Intervention  Patients were randomly assigned to receive either subcutaneous GH or matching placebo titrated to the upper quartile of normal insulinlike growth factor 1 (IGF-1) range for 18 months. Starting dose was 2 µg/kg/d and increased to maximum dose of 6 µg/kg/d (average dose, 0.33 mg/d).

Main Outcome Measures  Change in body composition assessed by computed tomographic scan and dual-energy x-ray absorptiometry. Secondary outcomes included glucose, IGF-1, blood pressure (BP), and lipids. Treatment effect was the difference in the change between GH and placebo groups, using all available data.

Results  Fifty-five patients (26 with GH and 29 with placebo) were included in the safety analyses and 52 patients (25 with GH and 27 with placebo) were included in the efficacy analyses. Visceral adipose tissue area (treatment effect [last-value-carried-forward analysis {n = 56}, –19 cm2; 95% confidence interval {CI}, –37 to –0.3 cm2], –19 cm2; 95% CI, –38 to –0.5 cm2; P = .049); trunk fat (–0.8 kg; 95% CI, –1.5 to –0.04 kg; P = .04); diastolic BP (–7 mm Hg; 95% CI, –11 to –2 mm Hg; P = .006); and triglycerides (–7 mg/dL, P = .002) improved but 2-hour glucose levels on glucose tolerance testing increased in the GH group vs the placebo group (treatment effect, 22 mg/dL; 95% CI, 6-37 mg/dL; P = .009). The IGF-1 levels increased (treatment effect, 129 ng/mL; 95% CI, 95-164 ng/mL; P < .001). Adverse events were not increased for GH vs placebo (23%; 95% CI, 9%-44% vs 28%; 95% CI, 13%-47%; P = .70).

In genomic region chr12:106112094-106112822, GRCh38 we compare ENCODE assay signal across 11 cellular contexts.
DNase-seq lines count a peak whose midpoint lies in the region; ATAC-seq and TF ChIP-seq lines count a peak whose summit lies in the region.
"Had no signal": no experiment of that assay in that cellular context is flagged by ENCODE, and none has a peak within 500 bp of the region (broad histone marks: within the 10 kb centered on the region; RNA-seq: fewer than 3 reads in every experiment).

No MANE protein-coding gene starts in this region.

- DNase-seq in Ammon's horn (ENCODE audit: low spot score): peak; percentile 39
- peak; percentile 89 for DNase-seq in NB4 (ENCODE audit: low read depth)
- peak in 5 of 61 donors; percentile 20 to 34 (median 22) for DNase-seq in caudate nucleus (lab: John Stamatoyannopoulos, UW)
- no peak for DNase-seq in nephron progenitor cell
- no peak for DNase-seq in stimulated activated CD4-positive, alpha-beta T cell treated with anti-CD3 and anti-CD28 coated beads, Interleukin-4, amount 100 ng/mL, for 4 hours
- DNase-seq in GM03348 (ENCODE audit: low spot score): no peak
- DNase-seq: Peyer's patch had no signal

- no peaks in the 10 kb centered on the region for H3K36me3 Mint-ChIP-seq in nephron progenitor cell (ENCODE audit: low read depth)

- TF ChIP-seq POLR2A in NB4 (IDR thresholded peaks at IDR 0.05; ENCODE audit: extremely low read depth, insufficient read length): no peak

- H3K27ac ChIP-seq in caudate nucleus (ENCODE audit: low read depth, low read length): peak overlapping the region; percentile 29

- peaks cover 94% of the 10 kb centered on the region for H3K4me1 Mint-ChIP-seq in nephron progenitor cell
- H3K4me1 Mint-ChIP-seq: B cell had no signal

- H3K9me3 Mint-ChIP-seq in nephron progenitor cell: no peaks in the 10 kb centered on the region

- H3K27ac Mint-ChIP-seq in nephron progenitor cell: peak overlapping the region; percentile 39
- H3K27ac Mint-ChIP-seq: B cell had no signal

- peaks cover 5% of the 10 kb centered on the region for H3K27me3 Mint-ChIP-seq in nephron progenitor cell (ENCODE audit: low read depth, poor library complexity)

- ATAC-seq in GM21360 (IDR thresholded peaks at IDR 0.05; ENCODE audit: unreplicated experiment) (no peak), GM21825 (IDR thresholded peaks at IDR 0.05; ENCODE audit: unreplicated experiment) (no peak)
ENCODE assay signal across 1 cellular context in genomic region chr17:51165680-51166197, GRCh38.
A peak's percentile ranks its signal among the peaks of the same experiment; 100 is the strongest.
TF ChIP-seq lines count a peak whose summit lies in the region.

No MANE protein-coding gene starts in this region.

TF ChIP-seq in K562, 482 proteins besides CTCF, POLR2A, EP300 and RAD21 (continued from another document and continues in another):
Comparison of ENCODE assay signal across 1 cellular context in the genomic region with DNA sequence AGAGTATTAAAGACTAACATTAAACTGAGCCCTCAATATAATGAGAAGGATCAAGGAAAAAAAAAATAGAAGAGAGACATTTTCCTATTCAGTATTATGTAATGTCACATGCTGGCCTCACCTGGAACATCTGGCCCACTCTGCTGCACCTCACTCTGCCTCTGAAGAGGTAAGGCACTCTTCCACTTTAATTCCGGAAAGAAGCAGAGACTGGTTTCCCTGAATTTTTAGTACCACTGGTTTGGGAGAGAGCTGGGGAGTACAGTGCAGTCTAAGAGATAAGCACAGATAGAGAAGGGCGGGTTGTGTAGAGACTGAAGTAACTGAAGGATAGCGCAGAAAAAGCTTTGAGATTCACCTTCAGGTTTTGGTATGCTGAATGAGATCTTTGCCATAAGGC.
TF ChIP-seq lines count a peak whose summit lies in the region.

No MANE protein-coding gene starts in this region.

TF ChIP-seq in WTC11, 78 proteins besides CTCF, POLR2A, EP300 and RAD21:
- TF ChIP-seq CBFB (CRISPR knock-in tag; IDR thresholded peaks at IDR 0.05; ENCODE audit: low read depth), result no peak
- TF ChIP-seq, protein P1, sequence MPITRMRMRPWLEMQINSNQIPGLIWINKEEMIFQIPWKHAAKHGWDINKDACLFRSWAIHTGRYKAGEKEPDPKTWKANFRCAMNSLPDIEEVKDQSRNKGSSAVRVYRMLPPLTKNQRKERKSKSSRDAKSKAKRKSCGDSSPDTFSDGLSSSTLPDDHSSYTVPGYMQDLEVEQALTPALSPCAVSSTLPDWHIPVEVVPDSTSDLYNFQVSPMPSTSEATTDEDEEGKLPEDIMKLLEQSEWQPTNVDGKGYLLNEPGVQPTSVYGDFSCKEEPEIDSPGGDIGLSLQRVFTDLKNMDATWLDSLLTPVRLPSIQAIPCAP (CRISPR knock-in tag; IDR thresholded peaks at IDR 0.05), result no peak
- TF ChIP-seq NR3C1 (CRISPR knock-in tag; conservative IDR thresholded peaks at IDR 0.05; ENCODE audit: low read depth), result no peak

Conclusions  In HIV-associated abdominal fat accumulation and relative GH deficiency, low-dose GH received for 18 months resulted in significantly reduced visceral fat and truncal obesity, triglycerides, and diastolic BP, but 2-hour glucose levels on glucose tolerance testing were increased.

abstract 
http://jama.ama-assn.org/cgi/content/abstract/300/5/509?etoc

August 6, 2008 at 5:32 pm Leave a comment